Sandalwood Fire in Calimesa destroys 74 mobilehomes

CAL FIRE firefighters are on the scene within minutes of Thursday’s fire call.

A rapidly spreading fire broke out in the city of Calimesa on Thursday, Oct. 10, during Santa Ana wind conditions. The devastating fire, which ultimately burned 1,011 acres, was started by a CR&R trash truck, which allegedly dumped a smoking load on Seventh Street, near a vacant field.

Riverside CAL FIRE reported the fire was 100% contained on Monday, Oct. 14.

The Villa Calimesa Mobile Home Park remains uninhabitable and closed due to unsafe conditions.

Affected residents are urged to call Calimesa Emergency operations center at 795-2287, for more information.

Mesa View Middle School

The fire was in close proximity to the Mesa View Middle School campus. At no time were any students in danger or trapped in buildings. The school transported students in buses to Calimesa Elementary School.

Cassidy Melvin, 12, of Mesa View Middle School was picked up by her dad Shawn Melvin, at Mesa View, shortly after the fire started.

“There was this really thick black smoke coming from the mobilehome park and over the intercom, they told us to follow our teacher’s instruction but I was scared, shocked and worried,” she said.

Nicole Shaver has two children that attend Mesa View Middle School. She said it was a scary but overall effective evacuation, last Thursday.

“The staff at Mesa View did a wonderful job making sure my kids were safe,” Shaver said. “However, in the future, I would like that rear gate to always remain open. I would even volunteer my time to monitor the gate, if possible.”

KQLH and other help

Fire victims and the public were kept up to date with ongoing fire coverage.

Local radio station, KQLH, 92.5 FM is a locally powered radio station in the community. The Yucaipa-stationed radio station provided ongoing live coverage of the fire.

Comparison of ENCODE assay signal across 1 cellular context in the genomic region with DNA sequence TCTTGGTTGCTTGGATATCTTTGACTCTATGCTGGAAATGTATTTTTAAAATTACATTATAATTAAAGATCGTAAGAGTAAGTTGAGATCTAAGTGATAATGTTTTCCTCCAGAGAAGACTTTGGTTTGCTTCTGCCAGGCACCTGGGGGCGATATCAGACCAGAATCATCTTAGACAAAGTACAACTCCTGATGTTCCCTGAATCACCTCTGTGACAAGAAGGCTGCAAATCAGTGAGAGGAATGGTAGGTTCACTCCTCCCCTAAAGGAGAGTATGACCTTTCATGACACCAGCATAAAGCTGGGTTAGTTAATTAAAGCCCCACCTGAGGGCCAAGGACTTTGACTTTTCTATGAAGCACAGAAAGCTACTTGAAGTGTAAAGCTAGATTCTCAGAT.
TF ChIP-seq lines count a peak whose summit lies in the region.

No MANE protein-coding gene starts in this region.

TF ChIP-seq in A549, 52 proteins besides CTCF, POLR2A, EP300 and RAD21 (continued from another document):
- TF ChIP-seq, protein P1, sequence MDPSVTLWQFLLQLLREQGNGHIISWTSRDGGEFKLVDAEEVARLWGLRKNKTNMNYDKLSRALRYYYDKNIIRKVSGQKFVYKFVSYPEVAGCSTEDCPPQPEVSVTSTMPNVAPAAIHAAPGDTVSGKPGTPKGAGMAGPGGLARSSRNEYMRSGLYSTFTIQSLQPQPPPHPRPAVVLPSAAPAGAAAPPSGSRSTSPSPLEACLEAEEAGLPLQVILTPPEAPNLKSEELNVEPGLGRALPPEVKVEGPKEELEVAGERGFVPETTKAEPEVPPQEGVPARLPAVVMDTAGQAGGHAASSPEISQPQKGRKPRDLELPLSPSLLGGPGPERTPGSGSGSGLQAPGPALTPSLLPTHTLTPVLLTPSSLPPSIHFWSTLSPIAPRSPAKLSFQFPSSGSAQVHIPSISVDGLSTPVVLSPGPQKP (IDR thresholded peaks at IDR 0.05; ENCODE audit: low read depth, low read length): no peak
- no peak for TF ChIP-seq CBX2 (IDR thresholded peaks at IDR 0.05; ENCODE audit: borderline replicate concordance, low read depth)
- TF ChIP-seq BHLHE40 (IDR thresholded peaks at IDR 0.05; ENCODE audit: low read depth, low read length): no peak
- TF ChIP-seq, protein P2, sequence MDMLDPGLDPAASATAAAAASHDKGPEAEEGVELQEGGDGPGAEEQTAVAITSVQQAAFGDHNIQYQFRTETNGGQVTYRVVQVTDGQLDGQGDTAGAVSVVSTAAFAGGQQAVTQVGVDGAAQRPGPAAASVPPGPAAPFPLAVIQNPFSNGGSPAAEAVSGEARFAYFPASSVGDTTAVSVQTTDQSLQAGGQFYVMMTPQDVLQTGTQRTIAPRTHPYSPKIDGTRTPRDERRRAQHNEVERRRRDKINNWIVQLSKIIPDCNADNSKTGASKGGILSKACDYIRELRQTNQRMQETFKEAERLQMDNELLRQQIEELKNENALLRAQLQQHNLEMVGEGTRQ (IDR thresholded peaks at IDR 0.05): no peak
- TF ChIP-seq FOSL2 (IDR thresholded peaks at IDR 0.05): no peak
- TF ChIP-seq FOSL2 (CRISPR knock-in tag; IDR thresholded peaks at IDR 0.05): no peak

The city of Calimesa posted on social media and updated fire victims throughout the fire.

Press conference

The following day, Riverside County Fire department, in cooperation with CAL FIRE, held a press conference in Beaumont to provide an operational briefing and current status of the fire.

During the press conference Jeff Hewitt, Riverside County 5th District Supervisor and Calimesa resident said, “Today is a very difficult day for Riverside County and especially the city of Calimesa. The Sandalwood Fire has caused extensive damage to our community and tragically, someone has lost their life from the result of this fire. My heart goes out to our community, whose been displaced from the safety and comfort of their homes and thrust into a very difficult and uncomfortable time. Our thoughts are especially with the grieving family of the resident who lost their life. This morning, Riverside County and the city of Calimesa proclaimed a local emergency as a result of the devastation to the beautiful city of Calimesa. The local proclamation will support additional opportunities for resources and funding as we continue through this response. We’re all in this together.”